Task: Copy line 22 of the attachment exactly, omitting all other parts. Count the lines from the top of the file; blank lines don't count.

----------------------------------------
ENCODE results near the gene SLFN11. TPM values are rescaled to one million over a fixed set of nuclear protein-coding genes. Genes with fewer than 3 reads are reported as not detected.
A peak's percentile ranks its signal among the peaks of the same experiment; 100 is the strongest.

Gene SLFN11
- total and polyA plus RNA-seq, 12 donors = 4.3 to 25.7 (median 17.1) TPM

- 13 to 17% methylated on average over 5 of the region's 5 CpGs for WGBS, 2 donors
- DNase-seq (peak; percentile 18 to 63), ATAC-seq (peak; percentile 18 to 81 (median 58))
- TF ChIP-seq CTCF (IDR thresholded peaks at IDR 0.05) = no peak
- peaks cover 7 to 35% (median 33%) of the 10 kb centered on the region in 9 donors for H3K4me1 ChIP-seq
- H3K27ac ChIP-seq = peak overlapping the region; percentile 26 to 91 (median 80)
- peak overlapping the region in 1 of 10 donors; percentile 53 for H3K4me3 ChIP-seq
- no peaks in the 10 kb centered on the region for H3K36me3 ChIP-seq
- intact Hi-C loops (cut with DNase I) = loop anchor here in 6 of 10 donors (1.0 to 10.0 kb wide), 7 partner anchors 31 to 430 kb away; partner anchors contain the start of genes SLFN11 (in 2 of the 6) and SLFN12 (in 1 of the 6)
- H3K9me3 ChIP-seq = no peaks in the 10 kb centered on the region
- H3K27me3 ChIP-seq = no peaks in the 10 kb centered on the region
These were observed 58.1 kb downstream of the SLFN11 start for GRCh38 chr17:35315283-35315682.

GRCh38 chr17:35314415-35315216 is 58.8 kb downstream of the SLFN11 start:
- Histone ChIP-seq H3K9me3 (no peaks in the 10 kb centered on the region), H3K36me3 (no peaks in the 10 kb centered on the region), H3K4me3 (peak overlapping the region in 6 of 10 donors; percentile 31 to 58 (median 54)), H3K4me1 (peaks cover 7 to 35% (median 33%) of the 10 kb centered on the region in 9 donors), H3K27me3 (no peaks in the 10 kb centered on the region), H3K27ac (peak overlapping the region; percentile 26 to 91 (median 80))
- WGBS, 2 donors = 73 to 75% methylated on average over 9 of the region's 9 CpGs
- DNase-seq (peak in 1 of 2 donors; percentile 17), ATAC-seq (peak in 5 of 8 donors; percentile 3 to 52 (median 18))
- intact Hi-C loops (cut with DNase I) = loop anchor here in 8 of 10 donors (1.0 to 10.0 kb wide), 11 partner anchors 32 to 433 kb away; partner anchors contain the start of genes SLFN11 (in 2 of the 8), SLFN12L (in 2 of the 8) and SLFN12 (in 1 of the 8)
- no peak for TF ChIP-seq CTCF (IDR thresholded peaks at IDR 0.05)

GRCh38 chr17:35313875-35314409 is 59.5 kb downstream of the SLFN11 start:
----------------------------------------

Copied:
GRCh38 chr17:35313875-35314409 is 59.5 kb downstream of the SLFN11 start: